Lithuania's Foreign Minister, Linas Linkevicius, says he can "hardly imagine" a coalition with Russia in the fight against ISIS.
On December 1, the minister emphasised that efforts against terrorism is a universal global struggle.
However, "in reality, Russia [today] is a member of a different coalition, which consists of the regime of (Syrian President) Bashar al Assad, the Hezbollah terrorist group, and Iran."
Following a discussion with NATO defence ministers in Brussels, Linkevicius said that speaking about a partnership with Russia is hard, given the stance of the majority of the countries involved in the coalition against ISIS on al Assad's future differs from that of Russia.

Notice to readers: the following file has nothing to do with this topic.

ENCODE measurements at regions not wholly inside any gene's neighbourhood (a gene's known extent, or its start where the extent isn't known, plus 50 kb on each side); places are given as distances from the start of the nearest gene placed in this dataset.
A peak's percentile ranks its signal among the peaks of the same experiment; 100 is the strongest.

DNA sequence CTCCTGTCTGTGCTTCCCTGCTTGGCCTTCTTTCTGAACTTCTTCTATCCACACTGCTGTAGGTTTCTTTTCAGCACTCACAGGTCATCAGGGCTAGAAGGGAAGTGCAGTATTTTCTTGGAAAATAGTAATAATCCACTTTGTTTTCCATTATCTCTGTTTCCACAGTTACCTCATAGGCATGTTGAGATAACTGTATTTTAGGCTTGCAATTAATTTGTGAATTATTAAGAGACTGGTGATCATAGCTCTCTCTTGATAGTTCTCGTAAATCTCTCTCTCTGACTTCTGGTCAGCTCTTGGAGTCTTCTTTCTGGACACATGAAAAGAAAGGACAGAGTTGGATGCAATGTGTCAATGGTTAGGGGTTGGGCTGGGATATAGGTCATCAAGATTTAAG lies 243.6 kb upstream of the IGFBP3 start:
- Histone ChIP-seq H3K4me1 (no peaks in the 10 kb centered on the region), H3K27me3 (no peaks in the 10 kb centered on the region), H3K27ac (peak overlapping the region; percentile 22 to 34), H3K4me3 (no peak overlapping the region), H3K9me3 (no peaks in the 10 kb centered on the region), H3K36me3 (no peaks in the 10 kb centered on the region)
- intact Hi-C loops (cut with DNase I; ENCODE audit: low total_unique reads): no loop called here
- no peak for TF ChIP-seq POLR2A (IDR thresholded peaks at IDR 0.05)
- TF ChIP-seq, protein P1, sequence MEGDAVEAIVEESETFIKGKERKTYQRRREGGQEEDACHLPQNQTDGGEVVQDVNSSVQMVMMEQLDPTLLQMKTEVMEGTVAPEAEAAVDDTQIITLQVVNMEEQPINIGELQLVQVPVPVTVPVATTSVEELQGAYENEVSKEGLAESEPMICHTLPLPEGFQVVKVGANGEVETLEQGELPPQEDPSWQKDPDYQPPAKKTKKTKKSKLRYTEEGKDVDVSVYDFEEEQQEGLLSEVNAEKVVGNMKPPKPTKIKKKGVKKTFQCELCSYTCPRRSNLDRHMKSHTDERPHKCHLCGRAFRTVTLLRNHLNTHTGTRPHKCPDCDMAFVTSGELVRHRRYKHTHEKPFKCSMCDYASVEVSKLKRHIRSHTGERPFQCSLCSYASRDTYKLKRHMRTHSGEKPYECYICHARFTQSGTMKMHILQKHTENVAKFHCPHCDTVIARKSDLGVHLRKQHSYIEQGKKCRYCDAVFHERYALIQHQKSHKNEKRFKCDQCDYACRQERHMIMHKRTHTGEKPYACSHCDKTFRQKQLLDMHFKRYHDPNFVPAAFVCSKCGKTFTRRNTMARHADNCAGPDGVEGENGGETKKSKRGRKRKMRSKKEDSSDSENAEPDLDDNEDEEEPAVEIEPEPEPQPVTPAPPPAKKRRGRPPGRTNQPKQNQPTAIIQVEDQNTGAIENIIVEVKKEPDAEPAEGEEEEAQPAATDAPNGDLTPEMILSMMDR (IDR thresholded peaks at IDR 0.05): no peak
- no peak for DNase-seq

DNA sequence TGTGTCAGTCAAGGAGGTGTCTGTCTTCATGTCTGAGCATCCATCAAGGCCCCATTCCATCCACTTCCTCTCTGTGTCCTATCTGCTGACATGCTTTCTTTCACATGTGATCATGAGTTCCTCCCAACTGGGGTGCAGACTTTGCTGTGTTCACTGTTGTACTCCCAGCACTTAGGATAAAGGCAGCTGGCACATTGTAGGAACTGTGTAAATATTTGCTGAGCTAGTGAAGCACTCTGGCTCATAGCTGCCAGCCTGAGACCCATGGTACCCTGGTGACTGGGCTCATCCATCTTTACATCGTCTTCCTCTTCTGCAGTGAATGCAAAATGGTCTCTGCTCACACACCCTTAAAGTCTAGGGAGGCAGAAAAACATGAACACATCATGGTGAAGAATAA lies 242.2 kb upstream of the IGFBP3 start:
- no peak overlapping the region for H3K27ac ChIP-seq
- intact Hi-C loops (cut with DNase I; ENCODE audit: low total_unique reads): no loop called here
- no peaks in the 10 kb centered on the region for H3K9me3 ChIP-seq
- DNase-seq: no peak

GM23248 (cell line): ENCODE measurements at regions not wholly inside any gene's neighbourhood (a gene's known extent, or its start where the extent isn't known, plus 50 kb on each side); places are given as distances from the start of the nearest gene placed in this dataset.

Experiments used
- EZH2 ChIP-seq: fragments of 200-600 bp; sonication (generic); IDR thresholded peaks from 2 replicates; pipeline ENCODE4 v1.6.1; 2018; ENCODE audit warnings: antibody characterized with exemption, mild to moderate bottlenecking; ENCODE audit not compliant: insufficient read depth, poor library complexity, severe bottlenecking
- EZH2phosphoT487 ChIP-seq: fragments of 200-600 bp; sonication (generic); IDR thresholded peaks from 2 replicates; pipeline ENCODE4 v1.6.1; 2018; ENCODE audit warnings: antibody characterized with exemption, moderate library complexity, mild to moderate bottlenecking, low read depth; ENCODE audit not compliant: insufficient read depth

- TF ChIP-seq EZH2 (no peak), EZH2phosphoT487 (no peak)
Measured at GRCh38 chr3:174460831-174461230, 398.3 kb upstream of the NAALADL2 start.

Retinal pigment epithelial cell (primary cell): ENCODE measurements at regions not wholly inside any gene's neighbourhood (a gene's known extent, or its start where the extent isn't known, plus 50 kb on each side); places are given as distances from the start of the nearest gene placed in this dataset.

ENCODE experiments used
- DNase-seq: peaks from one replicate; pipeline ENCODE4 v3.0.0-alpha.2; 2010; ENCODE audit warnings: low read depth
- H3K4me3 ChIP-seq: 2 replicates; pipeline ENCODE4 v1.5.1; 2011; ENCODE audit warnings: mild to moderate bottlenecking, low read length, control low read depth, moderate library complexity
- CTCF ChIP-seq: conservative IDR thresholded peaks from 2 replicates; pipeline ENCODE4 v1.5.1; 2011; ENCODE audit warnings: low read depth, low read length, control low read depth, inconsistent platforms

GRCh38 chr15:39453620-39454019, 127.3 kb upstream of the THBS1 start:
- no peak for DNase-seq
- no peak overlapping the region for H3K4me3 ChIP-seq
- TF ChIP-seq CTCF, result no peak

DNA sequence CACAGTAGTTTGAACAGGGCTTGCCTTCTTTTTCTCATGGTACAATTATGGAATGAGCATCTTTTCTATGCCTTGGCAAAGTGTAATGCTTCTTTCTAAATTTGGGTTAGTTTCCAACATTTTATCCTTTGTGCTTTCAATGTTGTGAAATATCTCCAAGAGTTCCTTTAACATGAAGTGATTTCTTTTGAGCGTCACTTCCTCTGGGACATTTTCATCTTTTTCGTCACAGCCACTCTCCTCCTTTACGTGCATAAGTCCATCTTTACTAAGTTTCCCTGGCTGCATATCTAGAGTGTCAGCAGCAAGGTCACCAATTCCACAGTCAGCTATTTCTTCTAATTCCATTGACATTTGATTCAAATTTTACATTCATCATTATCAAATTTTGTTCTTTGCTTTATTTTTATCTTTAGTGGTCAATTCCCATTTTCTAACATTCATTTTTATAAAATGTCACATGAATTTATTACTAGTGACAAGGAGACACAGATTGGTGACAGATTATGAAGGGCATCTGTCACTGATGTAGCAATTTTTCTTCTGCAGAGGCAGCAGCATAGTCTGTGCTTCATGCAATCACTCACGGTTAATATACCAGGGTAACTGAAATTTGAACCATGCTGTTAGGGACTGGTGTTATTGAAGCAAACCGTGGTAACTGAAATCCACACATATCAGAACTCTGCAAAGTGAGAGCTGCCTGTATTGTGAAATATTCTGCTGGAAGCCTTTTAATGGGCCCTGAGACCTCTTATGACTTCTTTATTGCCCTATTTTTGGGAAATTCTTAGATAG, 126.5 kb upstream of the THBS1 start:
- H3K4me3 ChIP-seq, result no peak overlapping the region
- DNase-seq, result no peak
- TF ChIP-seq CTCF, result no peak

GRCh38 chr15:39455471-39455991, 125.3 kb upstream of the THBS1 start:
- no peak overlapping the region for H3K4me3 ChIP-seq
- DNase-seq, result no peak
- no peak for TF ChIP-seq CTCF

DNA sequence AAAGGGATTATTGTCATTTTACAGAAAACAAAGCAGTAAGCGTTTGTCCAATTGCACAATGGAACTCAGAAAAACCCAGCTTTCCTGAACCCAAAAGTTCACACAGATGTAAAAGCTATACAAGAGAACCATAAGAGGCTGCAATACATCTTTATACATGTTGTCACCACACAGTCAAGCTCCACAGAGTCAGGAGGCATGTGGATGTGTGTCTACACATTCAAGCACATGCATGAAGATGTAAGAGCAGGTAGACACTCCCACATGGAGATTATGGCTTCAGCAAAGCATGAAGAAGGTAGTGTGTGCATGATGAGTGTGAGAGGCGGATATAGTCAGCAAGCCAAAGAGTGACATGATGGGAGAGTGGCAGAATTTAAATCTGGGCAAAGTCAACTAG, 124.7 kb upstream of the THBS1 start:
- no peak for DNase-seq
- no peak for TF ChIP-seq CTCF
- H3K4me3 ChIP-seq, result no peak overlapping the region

Furthermore, the Lithuanian diplomacy chief said that, in the efforts against ISIS, Russia is currently "a certain factor that requires resources and time."
“[Russia’s] participation makes the regulation of the situation in the region a longer process. This is not a partnership.
“I can hardly imagine a functioning coalition with Russia," Linkevicius told BNS Lithuania in a telephone interview from Brussels.
Russia has been holding air raids in Syria for two months. Asked whether the actions in connection to Russia's shelling had become more constructive over the period, the minister replied that "1,500 were killed over the two months, 30 percent of them were civilians."
"We also see that 80 percent of the targets have nothing to do with the ISIS,” said Linkevicius, adding that the organisation can be destroyed without Russia's help, but doing so would require political will.
Syria has been locked in a civil war since 2011. ISIS currently controls part of the Syrian and some of the Iraqi territory, as well as small districts in Libya, Nigeria and Afghanistan.